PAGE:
It would take the passage of more than a decade for those seeds to sprout. It would also take American soil. In 1947 Girard took advantage of the remarkable post-war expansion of the U.S. university system and crossed an ocean to teach French literature to midwestern undergraduates (one of them the future Mrs. Girard) while attaining a Ph.D. in history at Indiana University. America offered him opportunities that must have seemed out of reach in his battered homeland. In particular, Girard realized the quintessential American promise of reinvention. He moved past his doctoral subject of contemporary Franco-American relations and immersed himself in the European novel.
He changed his academic billet several times in the 1950s, settling for a time into the French department at Johns Hopkins, from whence his first book appeared in 1961. Translated into English a few years later as Deceit, Desire, and the Novel and covering authors from Cervantes to Proust, it made a startling and unsettling claim: the thing that we believe is most authentically our own, our desire, we actually learn from others. The great novelists, Girard argued, see through our mensonges romantique and reveal that our longings are imitative, always modelled for us by another, who becomes, when the object of desire cannot be shared, our competitor. While the idea of “mimetic desire” is hinted at by various thinkers down the centuries, for Girard it was nothing less than the first principle of human nature.
Such a thesis could have carried a midcentury humanist in many directions. The author who began the work was a man of his era, writing, he later said, with the goal of “pure demystification . . . cynical, destructive, very much in the spirit of the atheist intellectuals of the time.” He might have been content to expose the unacknowledged, emulative games that lie behind our overt longings with a wry leer—another continental thinker debunking the self-deceiving human animal. However, as he wrote, something happened. Deceit, Desire, and the Novel does not end on a note of disenchantment. We are made to understand that when the Romantic idol topples, it means the liberation of more than just the book’s protagonist. As Haven puts it, “Girard asks you to ask yourself: Whom do I worship?” Escaping the grand illusion of our metaphysical autonomy, recognizing our shared brokenness with the desirous model who is also our rival, author and reader alike are changed.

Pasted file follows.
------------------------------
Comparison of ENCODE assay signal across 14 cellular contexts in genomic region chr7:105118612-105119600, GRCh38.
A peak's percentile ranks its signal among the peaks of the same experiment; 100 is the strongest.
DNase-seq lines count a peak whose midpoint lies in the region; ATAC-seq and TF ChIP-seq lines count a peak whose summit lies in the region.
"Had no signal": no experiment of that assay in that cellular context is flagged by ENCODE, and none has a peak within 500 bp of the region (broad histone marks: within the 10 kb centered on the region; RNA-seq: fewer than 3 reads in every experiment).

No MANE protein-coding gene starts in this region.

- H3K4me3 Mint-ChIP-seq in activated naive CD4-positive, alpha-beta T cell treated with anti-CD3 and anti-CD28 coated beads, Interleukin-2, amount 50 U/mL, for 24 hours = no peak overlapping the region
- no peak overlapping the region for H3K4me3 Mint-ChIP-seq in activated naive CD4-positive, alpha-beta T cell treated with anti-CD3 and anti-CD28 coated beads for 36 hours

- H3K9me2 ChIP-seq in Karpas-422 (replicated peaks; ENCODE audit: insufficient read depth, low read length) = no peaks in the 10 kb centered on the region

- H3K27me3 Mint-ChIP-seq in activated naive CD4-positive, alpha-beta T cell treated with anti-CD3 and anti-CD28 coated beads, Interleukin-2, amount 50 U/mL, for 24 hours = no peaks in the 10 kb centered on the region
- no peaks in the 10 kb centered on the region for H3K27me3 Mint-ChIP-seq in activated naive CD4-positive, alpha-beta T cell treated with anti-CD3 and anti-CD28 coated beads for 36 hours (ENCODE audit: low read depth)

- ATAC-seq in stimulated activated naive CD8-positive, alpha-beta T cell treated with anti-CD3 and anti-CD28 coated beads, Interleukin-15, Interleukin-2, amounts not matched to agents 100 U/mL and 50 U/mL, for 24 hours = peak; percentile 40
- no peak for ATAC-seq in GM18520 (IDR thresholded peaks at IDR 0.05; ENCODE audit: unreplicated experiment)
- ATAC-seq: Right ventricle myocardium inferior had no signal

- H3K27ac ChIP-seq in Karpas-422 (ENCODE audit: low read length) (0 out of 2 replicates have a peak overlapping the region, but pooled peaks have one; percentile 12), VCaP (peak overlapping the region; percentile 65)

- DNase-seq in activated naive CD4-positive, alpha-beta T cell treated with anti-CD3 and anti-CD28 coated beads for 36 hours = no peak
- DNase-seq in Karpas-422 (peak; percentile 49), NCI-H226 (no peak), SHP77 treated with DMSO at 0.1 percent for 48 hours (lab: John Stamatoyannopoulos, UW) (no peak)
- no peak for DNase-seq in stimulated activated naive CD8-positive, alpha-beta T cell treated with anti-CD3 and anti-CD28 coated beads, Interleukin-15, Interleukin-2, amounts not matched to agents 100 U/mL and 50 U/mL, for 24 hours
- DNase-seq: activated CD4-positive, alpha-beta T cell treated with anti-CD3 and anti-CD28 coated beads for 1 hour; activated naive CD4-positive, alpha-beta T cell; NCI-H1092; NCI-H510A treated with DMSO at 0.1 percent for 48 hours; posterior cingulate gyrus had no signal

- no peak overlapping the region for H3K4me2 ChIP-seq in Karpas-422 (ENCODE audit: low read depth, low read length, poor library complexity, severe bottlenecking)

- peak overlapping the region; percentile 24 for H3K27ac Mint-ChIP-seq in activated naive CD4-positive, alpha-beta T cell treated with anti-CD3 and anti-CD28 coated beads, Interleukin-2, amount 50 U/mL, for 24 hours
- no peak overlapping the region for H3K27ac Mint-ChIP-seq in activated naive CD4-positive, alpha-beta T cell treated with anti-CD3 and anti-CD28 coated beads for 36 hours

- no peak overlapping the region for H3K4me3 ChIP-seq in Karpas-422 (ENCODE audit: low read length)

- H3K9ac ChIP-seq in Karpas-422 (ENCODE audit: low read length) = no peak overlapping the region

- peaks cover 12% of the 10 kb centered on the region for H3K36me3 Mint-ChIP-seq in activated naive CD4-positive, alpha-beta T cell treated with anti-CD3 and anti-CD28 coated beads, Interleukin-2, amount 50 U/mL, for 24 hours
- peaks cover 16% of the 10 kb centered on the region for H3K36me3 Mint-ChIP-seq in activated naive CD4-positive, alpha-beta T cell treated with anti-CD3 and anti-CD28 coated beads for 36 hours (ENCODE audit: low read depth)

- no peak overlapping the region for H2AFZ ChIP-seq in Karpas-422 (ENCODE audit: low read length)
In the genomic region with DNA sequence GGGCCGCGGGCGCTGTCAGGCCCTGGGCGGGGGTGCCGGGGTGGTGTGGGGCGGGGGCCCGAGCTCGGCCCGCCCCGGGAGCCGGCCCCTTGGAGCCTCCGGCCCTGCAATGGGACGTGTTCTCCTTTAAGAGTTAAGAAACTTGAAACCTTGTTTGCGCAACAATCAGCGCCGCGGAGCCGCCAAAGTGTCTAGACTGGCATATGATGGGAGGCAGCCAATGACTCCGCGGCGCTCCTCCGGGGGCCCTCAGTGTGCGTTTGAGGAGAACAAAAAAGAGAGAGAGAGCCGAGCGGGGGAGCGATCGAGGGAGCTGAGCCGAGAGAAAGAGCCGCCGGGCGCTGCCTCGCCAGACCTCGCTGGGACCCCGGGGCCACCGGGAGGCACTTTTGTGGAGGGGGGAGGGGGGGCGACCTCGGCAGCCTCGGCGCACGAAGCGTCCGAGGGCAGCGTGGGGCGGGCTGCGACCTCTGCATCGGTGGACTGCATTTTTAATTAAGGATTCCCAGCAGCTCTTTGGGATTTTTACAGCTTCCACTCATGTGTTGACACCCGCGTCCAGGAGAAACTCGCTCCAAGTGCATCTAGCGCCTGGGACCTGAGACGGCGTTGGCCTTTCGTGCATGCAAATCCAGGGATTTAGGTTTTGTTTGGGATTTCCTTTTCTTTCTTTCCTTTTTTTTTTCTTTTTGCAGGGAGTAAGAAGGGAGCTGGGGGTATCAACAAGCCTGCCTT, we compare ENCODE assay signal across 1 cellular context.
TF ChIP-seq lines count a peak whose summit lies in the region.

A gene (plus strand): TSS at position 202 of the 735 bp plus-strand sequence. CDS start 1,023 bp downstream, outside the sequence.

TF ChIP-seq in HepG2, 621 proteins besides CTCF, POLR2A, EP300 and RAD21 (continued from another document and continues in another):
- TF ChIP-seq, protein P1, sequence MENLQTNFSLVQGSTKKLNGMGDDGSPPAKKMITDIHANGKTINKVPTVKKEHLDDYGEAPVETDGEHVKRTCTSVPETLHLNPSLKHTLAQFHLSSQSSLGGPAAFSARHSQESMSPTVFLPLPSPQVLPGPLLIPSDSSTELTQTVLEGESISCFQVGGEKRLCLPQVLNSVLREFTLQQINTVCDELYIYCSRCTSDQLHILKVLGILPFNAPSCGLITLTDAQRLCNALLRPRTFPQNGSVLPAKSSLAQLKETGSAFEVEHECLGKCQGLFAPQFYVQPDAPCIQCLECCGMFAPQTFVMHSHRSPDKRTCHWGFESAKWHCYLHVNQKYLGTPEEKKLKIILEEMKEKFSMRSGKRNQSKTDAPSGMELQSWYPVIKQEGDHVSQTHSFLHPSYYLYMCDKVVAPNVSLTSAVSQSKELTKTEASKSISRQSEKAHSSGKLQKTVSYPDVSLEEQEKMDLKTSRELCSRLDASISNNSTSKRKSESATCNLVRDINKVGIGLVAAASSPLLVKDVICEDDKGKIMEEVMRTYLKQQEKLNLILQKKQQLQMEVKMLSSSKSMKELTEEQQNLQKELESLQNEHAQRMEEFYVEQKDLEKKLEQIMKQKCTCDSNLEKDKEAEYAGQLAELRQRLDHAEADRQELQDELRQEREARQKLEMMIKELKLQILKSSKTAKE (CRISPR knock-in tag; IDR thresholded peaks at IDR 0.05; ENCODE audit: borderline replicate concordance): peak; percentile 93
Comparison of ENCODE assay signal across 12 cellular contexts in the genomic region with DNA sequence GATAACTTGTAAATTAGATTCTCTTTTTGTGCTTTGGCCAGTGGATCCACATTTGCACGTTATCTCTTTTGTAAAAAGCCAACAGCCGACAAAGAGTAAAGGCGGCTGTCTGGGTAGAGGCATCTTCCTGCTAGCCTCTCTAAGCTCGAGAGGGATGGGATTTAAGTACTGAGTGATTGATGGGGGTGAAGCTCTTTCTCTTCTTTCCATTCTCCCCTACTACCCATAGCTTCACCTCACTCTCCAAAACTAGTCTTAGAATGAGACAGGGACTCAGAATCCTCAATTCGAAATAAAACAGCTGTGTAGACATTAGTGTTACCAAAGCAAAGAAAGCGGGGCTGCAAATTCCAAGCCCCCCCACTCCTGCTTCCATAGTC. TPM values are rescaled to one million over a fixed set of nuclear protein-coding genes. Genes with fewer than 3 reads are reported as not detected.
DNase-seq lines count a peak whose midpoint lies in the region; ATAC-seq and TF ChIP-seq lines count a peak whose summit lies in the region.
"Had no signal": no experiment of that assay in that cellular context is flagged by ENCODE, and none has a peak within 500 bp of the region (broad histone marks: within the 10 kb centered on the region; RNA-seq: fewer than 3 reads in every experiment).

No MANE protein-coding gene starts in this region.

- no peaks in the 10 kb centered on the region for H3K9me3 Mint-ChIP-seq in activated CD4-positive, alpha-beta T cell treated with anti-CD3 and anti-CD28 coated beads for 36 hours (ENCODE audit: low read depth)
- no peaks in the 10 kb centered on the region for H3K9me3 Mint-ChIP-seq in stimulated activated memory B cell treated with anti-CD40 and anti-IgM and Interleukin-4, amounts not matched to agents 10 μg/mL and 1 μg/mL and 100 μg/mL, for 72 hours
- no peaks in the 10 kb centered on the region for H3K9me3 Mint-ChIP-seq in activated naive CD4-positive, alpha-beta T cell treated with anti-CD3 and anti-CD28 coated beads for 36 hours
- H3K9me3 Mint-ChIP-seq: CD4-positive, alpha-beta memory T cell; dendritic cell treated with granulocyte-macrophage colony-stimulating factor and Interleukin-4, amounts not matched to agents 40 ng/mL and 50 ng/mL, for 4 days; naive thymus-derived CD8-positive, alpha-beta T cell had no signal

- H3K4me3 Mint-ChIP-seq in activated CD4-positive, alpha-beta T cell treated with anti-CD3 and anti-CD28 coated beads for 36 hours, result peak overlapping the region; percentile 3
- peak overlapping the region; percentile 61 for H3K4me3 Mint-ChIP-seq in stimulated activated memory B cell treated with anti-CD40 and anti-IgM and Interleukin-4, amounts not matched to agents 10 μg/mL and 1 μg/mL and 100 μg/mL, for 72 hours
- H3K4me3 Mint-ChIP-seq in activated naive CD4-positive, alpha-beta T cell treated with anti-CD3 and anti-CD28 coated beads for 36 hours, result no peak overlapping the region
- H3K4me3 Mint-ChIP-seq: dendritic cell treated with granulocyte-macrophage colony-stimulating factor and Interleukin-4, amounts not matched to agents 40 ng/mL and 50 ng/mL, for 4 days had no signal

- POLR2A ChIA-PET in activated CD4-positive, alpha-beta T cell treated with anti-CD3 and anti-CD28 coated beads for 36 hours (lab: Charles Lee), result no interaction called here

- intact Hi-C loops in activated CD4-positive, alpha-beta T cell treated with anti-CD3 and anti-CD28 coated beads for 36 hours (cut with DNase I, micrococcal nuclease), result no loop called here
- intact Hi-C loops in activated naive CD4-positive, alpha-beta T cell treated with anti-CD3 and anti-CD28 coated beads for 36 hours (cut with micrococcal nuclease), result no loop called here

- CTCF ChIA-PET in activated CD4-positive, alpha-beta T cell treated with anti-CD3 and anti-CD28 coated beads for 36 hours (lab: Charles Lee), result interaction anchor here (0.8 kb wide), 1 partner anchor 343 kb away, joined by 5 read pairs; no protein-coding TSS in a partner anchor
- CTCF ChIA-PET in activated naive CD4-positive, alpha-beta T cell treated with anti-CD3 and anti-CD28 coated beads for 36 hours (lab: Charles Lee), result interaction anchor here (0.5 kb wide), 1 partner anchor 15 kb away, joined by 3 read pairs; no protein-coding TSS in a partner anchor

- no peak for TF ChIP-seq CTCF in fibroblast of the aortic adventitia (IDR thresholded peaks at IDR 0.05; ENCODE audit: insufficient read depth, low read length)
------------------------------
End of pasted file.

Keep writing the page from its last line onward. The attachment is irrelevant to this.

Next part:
As Girard worked on the book, its truth came alive to him. He was converted. A weekly train ride between Baltimore and Bryn Mawr, where he taught a class, allowed for a recurrent, steadily deepening epiphany, making him see that what the characters in Stendhal and Dostoyevsky seek—what we seek—are not simply the possessions of another, but his very being, a metaphysical plenitude that we know is absent in ourselves. “All novelistic conclusions are conversions,” Girard writes, continuing with the unblinking conviction that would be his hallmark, “it is impossible to doubt this.” It was not, for him, a mere intellectual awakening. He baptized his children, renewed his wedding vows, and returned, for the first time as an adult, to Mass.
Three Central Claims
David K. Anderson is a Senior Fellow of Dunham College and Associate Professor in the Department of English at the University of Oklahoma.